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ENABLE-IT ALTERNATIVE: MINIROVS HELP WITH NUMEROUS DEEPWATER PROBLEMS

By March 9, 2010News
Enable-IT-seabotix MINIROVS

MiniROV manufacturers have worked hard to get past the many challenges it has faced after the deployment of smaller ROVs in offshore applications. During this time, they were able to better their operator’s capabilities using state-of-the-art technologies.

For instance Vortex generators permit MiniROVs will fasten firmly to and creep around structures, which keeps operators from needing to send out dive teams to do surveys. And, with the Enable-IT PoE and Ethernet Extender products, low-drag, long distance tethering has improved significantly.

This enabled MiniROVs to keep up with their extreme maneuverability while they offered the capability to hand-launch and carry out larger, work-class ROVs.

MiniROVs: What Are They Actually?

MiniROVs are actually bigger than micro ROVs, which don’t have the ability or payload to work in currents or handle more than one camera, lights and up to two sensors. With the MiniROV, however, the bigger size allows for a more powerful set of tools, sensors and other technologies.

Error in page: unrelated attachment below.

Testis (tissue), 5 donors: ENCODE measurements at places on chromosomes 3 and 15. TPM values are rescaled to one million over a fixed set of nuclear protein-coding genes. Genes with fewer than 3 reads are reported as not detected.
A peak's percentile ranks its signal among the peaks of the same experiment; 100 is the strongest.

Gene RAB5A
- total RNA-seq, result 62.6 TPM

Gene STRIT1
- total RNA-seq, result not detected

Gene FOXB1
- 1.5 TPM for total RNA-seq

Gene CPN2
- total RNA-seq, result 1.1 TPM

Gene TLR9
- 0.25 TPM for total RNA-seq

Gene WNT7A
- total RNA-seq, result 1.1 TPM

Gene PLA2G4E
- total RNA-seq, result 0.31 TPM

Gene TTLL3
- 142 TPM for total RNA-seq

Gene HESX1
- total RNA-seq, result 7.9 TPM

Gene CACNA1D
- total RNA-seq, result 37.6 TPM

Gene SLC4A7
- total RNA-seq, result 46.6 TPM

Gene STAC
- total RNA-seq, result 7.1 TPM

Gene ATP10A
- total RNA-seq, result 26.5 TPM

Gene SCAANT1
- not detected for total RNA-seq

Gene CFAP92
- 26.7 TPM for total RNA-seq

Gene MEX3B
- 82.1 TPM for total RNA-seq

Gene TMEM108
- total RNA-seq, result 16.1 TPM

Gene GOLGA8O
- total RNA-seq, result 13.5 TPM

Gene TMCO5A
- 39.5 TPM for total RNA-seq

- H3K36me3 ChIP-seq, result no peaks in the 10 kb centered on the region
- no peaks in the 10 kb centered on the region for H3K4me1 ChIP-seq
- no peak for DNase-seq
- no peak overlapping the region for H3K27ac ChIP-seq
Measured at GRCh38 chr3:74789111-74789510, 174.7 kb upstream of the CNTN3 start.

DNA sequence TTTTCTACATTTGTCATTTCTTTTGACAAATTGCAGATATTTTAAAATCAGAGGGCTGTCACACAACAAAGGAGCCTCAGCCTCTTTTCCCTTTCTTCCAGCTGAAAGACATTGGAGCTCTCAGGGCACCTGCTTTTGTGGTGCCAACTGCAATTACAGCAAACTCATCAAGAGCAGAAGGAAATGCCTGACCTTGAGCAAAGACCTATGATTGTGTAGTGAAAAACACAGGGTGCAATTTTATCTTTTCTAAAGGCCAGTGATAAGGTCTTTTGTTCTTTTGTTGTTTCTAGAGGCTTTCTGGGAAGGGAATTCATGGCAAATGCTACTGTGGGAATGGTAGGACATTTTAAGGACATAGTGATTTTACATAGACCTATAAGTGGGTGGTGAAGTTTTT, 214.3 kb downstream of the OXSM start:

MiniROVs are smaller than standard ROVs, which typically need the costly, complicated Launch and Recovery Systems (LARS). LARS isn’t needed with MiniROVs, and they can be used to with their own tether if strong enough. This is when more decisive technologies start.

What Are The Primary MiniROV Technologies

The initial design for MiniROVs was geared toward shallow water applications. However, before any operation beyond 1,000 meters, there were a few challenges that had to be addressed. What challenges?

• Miniaturization of control electronics
• Design of lightweight pressure housings
• Data and power transmission over extremely long umbilical lengths/tether/cable

In the last decade, this industry has been able to effectively get past these challenges and help the MiniROVs to copy the abilities seen with the larger systems. A number of MiniROV manufacturers have come up with technologies that weren’t thought up initially but have proven to be extremely useful in various offshore applications.